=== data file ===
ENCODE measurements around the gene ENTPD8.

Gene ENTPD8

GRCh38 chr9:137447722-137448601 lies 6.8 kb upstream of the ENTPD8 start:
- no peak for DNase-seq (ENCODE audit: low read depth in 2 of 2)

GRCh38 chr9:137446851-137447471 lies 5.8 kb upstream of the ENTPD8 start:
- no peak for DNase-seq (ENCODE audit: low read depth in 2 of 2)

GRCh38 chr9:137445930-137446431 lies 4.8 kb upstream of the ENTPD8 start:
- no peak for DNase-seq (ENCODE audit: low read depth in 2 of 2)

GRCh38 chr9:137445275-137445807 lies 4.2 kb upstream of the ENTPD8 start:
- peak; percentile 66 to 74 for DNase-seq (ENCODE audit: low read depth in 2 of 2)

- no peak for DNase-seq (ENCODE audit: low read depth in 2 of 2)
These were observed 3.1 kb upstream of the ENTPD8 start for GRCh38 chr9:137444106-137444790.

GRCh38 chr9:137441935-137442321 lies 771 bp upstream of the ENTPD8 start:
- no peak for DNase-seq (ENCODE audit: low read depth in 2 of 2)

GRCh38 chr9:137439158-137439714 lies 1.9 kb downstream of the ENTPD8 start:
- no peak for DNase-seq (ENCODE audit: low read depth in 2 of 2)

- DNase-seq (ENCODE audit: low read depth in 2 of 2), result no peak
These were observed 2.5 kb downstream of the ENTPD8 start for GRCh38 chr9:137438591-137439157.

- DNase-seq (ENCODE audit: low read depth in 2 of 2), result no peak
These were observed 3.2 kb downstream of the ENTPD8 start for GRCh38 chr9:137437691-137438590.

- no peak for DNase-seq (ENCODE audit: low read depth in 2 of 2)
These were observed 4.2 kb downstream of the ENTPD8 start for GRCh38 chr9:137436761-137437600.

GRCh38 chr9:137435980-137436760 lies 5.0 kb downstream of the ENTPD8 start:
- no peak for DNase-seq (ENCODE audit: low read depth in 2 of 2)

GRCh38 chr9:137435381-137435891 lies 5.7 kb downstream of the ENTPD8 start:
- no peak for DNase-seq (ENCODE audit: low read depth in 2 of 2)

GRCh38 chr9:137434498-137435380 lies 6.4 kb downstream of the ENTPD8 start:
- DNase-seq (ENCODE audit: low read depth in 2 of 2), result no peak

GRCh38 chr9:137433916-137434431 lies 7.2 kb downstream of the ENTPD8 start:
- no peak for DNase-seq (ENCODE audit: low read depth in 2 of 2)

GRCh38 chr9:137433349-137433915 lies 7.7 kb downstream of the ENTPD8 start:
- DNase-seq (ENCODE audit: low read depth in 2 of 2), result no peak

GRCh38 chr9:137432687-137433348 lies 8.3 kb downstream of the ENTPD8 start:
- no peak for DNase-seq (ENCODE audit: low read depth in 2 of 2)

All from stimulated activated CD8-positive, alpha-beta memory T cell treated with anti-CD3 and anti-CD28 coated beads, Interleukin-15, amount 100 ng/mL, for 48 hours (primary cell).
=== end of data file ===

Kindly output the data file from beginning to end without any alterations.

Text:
ENCODE measurements around the gene ENTPD8.

Gene ENTPD8

GRCh38 chr9:137447722-137448601 lies 6.8 kb upstream of the ENTPD8 start:
- no peak for DNase-seq (ENCODE audit: low read depth in 2 of 2)

GRCh38 chr9:137446851-137447471 lies 5.8 kb upstream of the ENTPD8 start:
- no peak for DNase-seq (ENCODE audit: low read depth in 2 of 2)

GRCh38 chr9:137445930-137446431 lies 4.8 kb upstream of the ENTPD8 start:
- no peak for DNase-seq (ENCODE audit: low read depth in 2 of 2)

GRCh38 chr9:137445275-137445807 lies 4.2 kb upstream of the ENTPD8 start:
- peak; percentile 66 to 74 for DNase-seq (ENCODE audit: low read depth in 2 of 2)

- no peak for DNase-seq (ENCODE audit: low read depth in 2 of 2)
These were observed 3.1 kb upstream of the ENTPD8 start for GRCh38 chr9:137444106-137444790.

GRCh38 chr9:137441935-137442321 lies 771 bp upstream of the ENTPD8 start:
- no peak for DNase-seq (ENCODE audit: low read depth in 2 of 2)

GRCh38 chr9:137439158-137439714 lies 1.9 kb downstream of the ENTPD8 start:
- no peak for DNase-seq (ENCODE audit: low read depth in 2 of 2)

- DNase-seq (ENCODE audit: low read depth in 2 of 2), result no peak
These were observed 2.5 kb downstream of the ENTPD8 start for GRCh38 chr9:137438591-137439157.

- DNase-seq (ENCODE audit: low read depth in 2 of 2), result no peak
These were observed 3.2 kb downstream of the ENTPD8 start for GRCh38 chr9:137437691-137438590.

- no peak for DNase-seq (ENCODE audit: low read depth in 2 of 2)
These were observed 4.2 kb downstream of the ENTPD8 start for GRCh38 chr9:137436761-137437600.

GRCh38 chr9:137435980-137436760 lies 5.0 kb downstream of the ENTPD8 start:
- no peak for DNase-seq (ENCODE audit: low read depth in 2 of 2)

GRCh38 chr9:137435381-137435891 lies 5.7 kb downstream of the ENTPD8 start:
- no peak for DNase-seq (ENCODE audit: low read depth in 2 of 2)

GRCh38 chr9:137434498-137435380 lies 6.4 kb downstream of the ENTPD8 start:
- DNase-seq (ENCODE audit: low read depth in 2 of 2), result no peak

GRCh38 chr9:137433916-137434431 lies 7.2 kb downstream of the ENTPD8 start:
- no peak for DNase-seq (ENCODE audit: low read depth in 2 of 2)

GRCh38 chr9:137433349-137433915 lies 7.7 kb downstream of the ENTPD8 start:
- DNase-seq (ENCODE audit: low read depth in 2 of 2), result no peak

GRCh38 chr9:137432687-137433348 lies 8.3 kb downstream of the ENTPD8 start:
- no peak for DNase-seq (ENCODE audit: low read depth in 2 of 2)

All from stimulated activated CD8-positive, alpha-beta memory T cell treated with anti-CD3 and anti-CD28 coated beads, Interleukin-15, amount 100 ng/mL, for 48 hours (primary cell).